Former TUC leader Norman Willis dies at 81
Tributes have been paid to the former TUC General Secretary Norman Willis who has died at the age of 81.
Mr Willis became TUC leader in 1984 during the miners' strike and stayed on until his retirement in 1993.
His successor, John Monks, praised him as a "kind and sensitive man" who helped steer the organisation through "the most tempestuous industrial relations period of the post war era".
He joined the TUC in 1973 from the Transport and General Workers' Union.
Born in Hayes, west London, Mr Willis started his career at the TGWU as an office boy, leaving to complete his national service.
In his early 20s, he studied philosophy, politics and economics at Oxford University, before rejoining the TGWU, eventually heading its research and education department.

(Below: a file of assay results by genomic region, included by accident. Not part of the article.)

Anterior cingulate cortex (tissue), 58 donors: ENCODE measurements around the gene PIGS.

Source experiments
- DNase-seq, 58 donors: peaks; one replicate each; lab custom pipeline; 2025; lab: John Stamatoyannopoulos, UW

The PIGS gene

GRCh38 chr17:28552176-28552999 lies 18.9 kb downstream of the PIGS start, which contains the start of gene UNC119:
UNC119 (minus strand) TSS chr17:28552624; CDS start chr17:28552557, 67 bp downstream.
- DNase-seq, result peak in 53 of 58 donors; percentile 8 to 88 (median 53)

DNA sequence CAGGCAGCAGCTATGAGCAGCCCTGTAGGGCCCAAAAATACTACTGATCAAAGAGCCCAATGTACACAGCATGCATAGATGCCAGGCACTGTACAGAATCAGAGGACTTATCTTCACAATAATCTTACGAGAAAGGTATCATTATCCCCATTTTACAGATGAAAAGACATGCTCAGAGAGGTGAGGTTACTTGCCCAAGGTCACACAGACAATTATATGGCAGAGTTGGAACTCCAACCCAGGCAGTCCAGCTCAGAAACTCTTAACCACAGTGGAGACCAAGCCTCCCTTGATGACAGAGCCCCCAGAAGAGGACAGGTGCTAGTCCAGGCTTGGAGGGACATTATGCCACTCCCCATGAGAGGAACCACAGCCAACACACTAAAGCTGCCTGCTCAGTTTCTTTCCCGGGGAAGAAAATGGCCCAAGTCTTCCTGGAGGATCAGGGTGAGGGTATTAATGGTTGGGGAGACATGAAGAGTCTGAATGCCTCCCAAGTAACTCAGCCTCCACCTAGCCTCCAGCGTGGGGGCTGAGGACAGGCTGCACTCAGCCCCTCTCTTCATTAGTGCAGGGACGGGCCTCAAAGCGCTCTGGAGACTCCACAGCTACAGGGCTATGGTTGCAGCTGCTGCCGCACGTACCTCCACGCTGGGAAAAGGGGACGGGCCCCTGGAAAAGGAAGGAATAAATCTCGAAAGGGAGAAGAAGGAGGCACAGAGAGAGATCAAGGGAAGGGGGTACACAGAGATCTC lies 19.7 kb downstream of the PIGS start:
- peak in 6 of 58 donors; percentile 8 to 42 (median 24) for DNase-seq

He moved to the TUC in 1973 as assistant general secretary and became deputy general secretary in 1977.
TUC general secretary Frances O'Grady said: "Norman Willis led the TUC with distinction during some of the most difficult years in the trade union movement's history - a period that included the challenges of the miners' strike and Mrs Thatcher's onslaught on trade unionism.
"But he will also be remembered as a warm, kind and immensely amusing colleague by all who worked alongside him."
Former TUC general secretary Brendan Barber highlighted Mr Willis's work for trade union and human rights around the world and his efforts to overthrow Apartheid in South Africa.
In retirement, Mr Willis was a trustee of the Royal School of Needlework, a President of the Arthur Ransome Society and forged a career as an after-dinner speaker.
The TUC said he passed away peacefully on 7 June and a private family funeral was held at Woking Crematorium in Surrey on 18 June.